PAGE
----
The term “untermensch” is a term Nazis used to describe “a person considered racially or socially inferior.” Perhaps not the best time to use that term. Also, a phrase like “suck a Muslim” was probably not the best thing to say when trying to prove you are not a racist. Hoest would certainly say he hates Muslims, Jews and Christians equally.

After this was brought to the attention of the NYC venue, Le Poisson Rouge, they released a statement saying the show is cancelled.

“Please note that the Taake show scheduled for March 24th has been cancelled. We are providing full refunds to all ticket holders. Please email with any questions you may have.” We reached out to LPR too, and the venue’s marketing director gave us a statement that reads: “It is our mission to create a safe space for everyone in our community and this show does not meet that standard.”

AntiFa members in other parts of the country are reaching out to venues where Taake is playing and there may be further cancellations ahead. The Chicago venue is saying they are taking action to cancel the show.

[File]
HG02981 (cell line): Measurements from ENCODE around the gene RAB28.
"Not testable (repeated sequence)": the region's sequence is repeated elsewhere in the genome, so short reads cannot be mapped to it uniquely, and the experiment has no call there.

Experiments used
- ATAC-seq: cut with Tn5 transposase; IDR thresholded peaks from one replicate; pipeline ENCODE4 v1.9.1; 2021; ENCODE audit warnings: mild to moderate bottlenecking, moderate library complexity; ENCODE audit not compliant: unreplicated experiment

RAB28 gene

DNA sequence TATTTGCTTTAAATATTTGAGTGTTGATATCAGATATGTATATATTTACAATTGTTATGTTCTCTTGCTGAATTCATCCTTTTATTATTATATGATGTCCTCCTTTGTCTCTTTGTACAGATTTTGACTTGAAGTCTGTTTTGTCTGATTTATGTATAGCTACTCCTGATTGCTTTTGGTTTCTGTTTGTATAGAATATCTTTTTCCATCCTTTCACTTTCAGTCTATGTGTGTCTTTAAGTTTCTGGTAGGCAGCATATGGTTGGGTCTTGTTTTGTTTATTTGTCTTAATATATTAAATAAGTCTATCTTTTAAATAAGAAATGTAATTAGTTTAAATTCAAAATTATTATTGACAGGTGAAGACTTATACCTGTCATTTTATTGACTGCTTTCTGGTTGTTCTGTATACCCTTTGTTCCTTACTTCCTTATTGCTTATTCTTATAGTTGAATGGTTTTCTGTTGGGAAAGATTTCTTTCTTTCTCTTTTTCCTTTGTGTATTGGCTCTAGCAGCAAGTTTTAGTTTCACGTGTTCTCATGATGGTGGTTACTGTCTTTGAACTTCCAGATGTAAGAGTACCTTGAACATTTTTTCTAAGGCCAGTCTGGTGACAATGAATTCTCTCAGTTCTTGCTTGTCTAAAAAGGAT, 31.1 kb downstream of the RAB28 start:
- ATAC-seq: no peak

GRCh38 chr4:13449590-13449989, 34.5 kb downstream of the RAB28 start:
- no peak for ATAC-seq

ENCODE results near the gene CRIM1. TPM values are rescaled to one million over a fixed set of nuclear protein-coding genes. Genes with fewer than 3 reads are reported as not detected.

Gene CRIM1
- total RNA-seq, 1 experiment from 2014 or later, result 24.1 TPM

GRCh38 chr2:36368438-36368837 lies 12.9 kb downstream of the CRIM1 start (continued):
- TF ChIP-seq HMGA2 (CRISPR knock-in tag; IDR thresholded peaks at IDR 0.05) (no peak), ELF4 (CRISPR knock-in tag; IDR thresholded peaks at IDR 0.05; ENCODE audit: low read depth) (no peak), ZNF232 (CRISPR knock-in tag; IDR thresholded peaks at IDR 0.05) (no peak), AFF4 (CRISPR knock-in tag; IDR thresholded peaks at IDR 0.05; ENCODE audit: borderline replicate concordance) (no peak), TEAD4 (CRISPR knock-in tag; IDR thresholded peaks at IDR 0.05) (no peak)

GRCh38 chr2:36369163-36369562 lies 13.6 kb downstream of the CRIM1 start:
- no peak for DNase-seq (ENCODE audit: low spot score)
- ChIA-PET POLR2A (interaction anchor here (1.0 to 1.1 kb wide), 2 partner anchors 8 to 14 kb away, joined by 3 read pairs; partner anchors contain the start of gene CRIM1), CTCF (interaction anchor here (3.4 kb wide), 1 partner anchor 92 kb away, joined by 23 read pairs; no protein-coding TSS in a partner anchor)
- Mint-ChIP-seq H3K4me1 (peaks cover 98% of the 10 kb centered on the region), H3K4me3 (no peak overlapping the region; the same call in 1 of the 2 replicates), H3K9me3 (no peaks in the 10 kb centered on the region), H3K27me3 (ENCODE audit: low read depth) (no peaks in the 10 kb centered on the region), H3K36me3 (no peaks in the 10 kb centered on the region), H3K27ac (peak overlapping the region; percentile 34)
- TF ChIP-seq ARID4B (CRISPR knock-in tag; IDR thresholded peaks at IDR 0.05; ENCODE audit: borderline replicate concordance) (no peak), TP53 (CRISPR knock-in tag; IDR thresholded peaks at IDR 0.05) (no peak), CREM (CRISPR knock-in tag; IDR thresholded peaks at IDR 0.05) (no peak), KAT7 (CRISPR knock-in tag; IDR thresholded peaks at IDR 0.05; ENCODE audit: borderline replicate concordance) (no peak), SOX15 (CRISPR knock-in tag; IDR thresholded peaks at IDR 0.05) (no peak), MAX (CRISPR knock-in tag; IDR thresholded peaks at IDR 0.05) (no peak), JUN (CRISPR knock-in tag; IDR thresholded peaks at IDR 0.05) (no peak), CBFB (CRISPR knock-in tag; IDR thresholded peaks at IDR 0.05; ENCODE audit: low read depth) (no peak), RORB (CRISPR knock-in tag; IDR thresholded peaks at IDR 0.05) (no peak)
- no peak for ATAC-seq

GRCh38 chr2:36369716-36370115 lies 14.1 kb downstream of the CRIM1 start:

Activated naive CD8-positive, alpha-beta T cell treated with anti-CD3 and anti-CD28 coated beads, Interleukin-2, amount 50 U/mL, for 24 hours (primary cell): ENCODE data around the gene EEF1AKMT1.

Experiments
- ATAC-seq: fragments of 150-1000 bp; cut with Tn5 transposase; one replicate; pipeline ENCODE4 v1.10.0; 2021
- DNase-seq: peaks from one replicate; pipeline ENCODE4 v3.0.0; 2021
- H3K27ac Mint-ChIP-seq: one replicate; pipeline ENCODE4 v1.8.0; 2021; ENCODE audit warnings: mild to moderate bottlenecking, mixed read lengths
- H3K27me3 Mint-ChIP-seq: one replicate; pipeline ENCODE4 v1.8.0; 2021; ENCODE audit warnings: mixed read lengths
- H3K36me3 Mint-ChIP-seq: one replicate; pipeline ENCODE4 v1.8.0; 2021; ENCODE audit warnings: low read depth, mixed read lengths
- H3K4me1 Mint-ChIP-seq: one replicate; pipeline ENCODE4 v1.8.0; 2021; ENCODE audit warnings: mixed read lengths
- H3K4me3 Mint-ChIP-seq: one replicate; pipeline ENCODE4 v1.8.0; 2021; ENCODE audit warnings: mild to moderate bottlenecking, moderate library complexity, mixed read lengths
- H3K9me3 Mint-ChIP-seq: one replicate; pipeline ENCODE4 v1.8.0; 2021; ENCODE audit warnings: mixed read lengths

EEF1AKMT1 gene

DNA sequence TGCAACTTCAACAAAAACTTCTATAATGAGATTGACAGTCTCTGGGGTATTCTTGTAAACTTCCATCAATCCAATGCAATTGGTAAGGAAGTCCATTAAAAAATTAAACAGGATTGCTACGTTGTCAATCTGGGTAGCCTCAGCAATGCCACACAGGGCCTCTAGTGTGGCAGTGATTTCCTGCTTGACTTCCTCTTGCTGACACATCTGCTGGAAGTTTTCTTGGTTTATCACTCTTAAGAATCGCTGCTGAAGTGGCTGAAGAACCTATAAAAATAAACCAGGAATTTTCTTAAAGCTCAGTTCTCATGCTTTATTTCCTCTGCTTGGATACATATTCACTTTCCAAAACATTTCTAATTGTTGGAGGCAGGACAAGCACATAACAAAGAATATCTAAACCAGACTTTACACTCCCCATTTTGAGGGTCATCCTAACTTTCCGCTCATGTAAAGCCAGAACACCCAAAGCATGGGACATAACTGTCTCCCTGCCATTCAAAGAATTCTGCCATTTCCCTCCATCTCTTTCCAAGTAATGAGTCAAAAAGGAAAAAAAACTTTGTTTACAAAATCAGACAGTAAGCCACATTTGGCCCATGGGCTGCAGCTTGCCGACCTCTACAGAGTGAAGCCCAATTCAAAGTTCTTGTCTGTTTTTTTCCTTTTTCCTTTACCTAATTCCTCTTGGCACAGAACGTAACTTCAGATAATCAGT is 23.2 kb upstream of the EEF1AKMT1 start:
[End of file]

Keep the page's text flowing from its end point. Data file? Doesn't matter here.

Due to these allegations popping up again, Hoest has released a new statement, attempting to distance himself from the Nazi imagery:

“I have clearly explained many times throughout the years that me wearing a swastika once at a German concert was not at all meant to show support for the nazi ideology.

It was all about doing something extreme for the sake of it, which certainly backfired.

But it has now been 11 years and the band has even performed in Israel (!)

Anyway, similar incidents have not happened in Taake’s 25 year long career and will obviously not happen again. But certain parties seem to find this cold case unforgivable nevertheless, insisting on wilful misunderstanding.

So, once and for all, Taake is not a racist band. Never has been, never will be. Still claiming so is as ridiculous and unfounded as are the attempts at sabotaging our highly anticipated shows


TAAKE Show Cancelled Amid AntiFa Protests, Band Vehemently Deny Nazi Accusations

By: Chad Childers

Frazer Harrison/ Getty Images

As Ozzy Osbourne prepares for his final major tour, the question has come up about what might be part of his set lists and if there could be any special shows revisiting albums. While speaking with Rolling Stone, Osbourne was asked about the possibility of taking on Blizzard of Ozz for its 40th anniversary, but the singer shot down the idea.